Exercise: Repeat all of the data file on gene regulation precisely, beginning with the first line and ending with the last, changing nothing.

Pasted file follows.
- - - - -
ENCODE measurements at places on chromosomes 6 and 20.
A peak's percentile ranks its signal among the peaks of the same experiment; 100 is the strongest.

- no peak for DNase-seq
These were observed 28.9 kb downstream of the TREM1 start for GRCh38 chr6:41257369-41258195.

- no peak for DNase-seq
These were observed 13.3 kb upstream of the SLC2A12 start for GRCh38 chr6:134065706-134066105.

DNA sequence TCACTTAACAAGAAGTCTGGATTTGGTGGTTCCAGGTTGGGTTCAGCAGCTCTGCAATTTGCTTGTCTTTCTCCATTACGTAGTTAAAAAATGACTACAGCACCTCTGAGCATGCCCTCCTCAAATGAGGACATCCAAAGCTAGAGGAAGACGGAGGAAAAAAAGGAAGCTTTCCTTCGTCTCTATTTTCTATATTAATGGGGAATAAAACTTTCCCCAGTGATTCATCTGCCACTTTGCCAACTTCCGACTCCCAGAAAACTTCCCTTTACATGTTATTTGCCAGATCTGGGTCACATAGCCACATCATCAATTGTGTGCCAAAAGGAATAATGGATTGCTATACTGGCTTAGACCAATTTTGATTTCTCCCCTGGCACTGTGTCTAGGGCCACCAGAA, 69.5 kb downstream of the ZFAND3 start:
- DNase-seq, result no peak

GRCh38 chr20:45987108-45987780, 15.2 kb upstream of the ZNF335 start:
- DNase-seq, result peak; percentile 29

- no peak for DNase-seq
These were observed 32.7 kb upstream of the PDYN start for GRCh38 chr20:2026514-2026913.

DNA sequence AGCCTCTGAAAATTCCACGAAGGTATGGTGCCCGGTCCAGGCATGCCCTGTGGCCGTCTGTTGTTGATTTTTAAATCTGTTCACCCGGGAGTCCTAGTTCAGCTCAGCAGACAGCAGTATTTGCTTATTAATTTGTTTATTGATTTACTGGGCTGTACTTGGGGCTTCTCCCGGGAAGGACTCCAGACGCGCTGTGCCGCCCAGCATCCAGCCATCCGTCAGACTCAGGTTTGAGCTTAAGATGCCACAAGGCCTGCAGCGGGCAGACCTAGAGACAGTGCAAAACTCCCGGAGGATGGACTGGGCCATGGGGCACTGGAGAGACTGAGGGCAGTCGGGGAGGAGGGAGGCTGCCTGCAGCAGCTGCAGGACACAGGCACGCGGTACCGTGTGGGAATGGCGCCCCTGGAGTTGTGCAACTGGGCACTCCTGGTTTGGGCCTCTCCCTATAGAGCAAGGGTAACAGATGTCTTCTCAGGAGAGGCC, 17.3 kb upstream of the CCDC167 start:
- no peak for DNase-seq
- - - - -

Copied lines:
ENCODE measurements at places on chromosomes 6 and 20.
A peak's percentile ranks its signal among the peaks of the same experiment; 100 is the strongest.

- no peak for DNase-seq
These were observed 28.9 kb downstream of the TREM1 start for GRCh38 chr6:41257369-41258195.

- no peak for DNase-seq
These were observed 13.3 kb upstream of the SLC2A12 start for GRCh38 chr6:134065706-134066105.

DNA sequence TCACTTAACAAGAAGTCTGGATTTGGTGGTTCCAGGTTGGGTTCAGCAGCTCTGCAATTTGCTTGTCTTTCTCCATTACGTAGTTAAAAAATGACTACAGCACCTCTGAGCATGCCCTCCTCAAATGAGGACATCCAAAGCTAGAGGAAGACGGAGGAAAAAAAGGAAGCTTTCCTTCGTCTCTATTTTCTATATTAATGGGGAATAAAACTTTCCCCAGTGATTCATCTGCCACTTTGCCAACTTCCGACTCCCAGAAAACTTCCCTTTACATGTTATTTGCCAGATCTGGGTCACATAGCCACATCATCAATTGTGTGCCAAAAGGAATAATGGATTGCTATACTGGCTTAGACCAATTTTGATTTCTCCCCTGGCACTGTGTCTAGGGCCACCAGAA, 69.5 kb downstream of the ZFAND3 start:
- DNase-seq, result no peak

GRCh38 chr20:45987108-45987780, 15.2 kb upstream of the ZNF335 start:
- DNase-seq, result peak; percentile 29

- no peak for DNase-seq
These were observed 32.7 kb upstream of the PDYN start for GRCh38 chr20:2026514-2026913.

DNA sequence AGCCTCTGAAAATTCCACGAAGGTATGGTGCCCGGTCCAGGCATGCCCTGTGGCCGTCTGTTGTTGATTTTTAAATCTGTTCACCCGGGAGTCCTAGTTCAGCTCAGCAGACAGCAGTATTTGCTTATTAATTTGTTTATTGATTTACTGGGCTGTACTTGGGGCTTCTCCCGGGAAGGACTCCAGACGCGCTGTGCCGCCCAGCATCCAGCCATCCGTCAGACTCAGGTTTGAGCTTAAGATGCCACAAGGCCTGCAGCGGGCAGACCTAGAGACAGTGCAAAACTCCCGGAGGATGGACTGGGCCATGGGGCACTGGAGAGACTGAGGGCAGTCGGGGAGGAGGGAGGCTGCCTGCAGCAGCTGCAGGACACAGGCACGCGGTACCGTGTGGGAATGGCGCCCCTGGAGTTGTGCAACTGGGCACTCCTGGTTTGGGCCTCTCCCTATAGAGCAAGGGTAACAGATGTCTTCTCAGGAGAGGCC, 17.3 kb upstream of the CCDC167 start:
- no peak for DNase-seq